• Revised record layout to capture Medicare Beneficiary Identifier

  • Added a supplemental questionnaire

  • Removed website review

Independent Validation Audits

Based upon feedback from stakeholders’ experience on the validation process, the 2017 CMS Program Audit Validation/Close-Out Process Listening Session, and comments provided on the CY 2019 Draft Call Letter proposed enhancements, CMS has finalized Independent Validation Audit (IVA) changes. These changes can be reviewed in the 2019 Final Call Letter dated April 2, 2018.

CMS provided further clarification regarding Conflict of Interest (COI) for Independent Audit (IA) firms, effective for 2018 program audits. Plans may utilize the same firm for annual external CPE and IA, provided the firm has not provided consulting or assistance with the correction of audit findings; utilize a firm that conducted “mock audits” or prior independent audits, again without assistance on correction of audit findings; and firms that have conducted data validation audits. Additionally, for the 2018 program audits, CMS has extended the time frame to complete IVAs from 150 to 180 days. Extensions beyond 180 days will be considered on a case-by-case basis.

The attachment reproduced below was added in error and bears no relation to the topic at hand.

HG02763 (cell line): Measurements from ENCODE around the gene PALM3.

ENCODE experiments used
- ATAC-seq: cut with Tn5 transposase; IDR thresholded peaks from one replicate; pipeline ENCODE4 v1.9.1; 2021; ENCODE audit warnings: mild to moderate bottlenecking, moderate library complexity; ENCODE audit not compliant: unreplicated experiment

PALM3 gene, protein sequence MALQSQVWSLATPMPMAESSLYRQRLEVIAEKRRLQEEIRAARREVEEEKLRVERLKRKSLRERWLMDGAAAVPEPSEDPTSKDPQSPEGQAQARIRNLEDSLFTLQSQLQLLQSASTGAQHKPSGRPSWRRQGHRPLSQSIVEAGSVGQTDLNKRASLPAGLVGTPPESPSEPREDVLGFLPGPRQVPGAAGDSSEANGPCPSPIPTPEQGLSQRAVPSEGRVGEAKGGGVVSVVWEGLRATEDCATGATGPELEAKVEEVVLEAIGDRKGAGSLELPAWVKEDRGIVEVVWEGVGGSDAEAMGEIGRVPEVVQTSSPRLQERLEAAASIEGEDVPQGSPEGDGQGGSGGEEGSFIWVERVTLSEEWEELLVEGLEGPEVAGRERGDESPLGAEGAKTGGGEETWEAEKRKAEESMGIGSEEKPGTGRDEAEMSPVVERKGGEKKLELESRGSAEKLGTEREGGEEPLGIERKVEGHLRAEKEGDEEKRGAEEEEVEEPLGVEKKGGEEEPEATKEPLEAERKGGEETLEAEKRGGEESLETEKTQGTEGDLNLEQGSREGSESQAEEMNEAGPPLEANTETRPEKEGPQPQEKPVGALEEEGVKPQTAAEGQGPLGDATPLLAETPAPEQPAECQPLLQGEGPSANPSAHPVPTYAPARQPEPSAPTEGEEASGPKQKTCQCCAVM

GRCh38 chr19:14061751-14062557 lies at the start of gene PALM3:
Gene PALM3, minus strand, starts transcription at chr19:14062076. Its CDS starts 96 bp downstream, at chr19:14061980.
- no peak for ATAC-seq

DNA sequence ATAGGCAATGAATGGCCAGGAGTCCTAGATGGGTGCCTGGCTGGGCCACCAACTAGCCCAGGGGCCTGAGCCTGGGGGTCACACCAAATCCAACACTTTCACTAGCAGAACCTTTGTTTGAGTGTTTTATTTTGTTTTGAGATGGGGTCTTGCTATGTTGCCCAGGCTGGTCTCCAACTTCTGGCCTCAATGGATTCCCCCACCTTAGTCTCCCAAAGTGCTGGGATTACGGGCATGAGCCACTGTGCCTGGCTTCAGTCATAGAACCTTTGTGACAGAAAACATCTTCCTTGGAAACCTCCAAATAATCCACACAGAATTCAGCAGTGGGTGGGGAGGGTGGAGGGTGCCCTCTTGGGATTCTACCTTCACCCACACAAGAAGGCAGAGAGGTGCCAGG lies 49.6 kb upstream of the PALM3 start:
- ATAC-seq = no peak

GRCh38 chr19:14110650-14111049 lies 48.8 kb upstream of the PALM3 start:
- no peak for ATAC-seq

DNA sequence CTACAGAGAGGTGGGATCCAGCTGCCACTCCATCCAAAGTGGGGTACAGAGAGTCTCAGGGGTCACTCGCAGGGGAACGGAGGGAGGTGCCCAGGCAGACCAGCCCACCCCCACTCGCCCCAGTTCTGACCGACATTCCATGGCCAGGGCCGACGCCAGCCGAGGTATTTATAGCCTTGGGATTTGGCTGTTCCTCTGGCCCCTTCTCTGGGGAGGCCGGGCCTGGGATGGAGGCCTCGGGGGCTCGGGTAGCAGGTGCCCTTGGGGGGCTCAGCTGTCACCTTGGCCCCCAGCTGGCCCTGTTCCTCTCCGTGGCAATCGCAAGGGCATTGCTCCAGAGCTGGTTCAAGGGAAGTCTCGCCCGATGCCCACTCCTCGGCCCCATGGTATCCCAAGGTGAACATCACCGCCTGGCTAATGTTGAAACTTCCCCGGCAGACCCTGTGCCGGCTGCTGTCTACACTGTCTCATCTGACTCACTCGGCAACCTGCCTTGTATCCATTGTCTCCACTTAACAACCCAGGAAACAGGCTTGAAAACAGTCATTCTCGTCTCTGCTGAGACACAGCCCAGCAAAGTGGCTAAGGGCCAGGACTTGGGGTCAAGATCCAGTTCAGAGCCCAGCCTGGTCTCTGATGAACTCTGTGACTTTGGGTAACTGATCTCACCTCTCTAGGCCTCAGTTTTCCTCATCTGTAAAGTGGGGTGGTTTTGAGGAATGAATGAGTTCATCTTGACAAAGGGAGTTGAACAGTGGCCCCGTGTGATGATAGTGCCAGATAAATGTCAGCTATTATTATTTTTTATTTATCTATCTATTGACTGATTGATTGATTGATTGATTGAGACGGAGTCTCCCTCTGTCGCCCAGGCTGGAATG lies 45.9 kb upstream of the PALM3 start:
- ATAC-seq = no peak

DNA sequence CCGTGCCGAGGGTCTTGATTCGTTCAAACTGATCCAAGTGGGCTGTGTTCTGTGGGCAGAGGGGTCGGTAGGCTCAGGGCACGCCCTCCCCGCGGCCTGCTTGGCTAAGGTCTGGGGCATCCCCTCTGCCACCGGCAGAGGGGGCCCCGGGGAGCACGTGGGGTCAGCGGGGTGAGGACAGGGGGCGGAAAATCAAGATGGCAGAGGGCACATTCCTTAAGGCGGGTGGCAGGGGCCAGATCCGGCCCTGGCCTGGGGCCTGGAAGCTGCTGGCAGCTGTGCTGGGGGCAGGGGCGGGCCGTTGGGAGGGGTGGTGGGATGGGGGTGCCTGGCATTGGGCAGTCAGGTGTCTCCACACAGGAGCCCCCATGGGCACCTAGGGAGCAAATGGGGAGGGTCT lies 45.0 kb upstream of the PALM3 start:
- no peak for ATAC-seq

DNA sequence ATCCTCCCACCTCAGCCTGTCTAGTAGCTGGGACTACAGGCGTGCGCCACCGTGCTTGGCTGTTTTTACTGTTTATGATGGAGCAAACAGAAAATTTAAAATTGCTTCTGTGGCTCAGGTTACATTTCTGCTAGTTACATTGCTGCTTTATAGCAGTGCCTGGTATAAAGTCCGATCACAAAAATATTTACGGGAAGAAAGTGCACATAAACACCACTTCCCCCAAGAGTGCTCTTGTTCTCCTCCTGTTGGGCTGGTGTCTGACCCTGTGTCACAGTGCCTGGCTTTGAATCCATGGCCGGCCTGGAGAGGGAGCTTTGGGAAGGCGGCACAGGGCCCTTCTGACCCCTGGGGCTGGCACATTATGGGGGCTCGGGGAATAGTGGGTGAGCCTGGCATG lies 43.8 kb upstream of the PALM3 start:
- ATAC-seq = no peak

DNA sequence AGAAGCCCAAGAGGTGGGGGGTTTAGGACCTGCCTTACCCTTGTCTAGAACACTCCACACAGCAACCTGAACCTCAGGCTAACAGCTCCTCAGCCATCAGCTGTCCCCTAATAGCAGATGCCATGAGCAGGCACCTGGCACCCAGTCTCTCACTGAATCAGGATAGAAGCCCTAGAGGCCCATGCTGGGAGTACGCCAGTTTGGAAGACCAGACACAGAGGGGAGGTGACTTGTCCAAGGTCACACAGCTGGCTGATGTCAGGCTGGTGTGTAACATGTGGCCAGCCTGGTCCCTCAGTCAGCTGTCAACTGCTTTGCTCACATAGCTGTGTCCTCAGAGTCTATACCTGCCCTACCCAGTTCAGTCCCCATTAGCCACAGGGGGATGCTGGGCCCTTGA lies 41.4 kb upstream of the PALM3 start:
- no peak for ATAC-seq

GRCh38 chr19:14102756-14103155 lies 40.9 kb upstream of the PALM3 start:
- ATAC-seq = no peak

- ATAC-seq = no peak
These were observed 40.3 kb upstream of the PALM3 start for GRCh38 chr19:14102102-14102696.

CMS provided modifications to the thresholds used to determine when a plan must hire an independent auditing (IA) firm, effective for 2019 program audits and beyond:

  • More than five non-CPE conditions cited in final audit report must hire an IA

  • CPE conditions are not excluded from validation

  • Where plans fall in relation to threshold determines if CMS or IA will conduct the validation

As previously mentioned, CMS has included the IVA work plan template in PRA Package, and the effective date is for the 2019 program audits. Key elements of the work plan template include a summary of the prior Medicare work with plan being audited and provisions of the audit team staffing (two auditors per program area) and credentials. CMS clarified what would be deemed sufficient clinical expertise/credentials for evaluation program area.

  • FA/CDAG: formulary administration, transition, processing coverage request requirements (e.g., pharmacist)

  • CDAG/ODAG/MMP-SARAG: processing coverage request requirements (e.g., physician)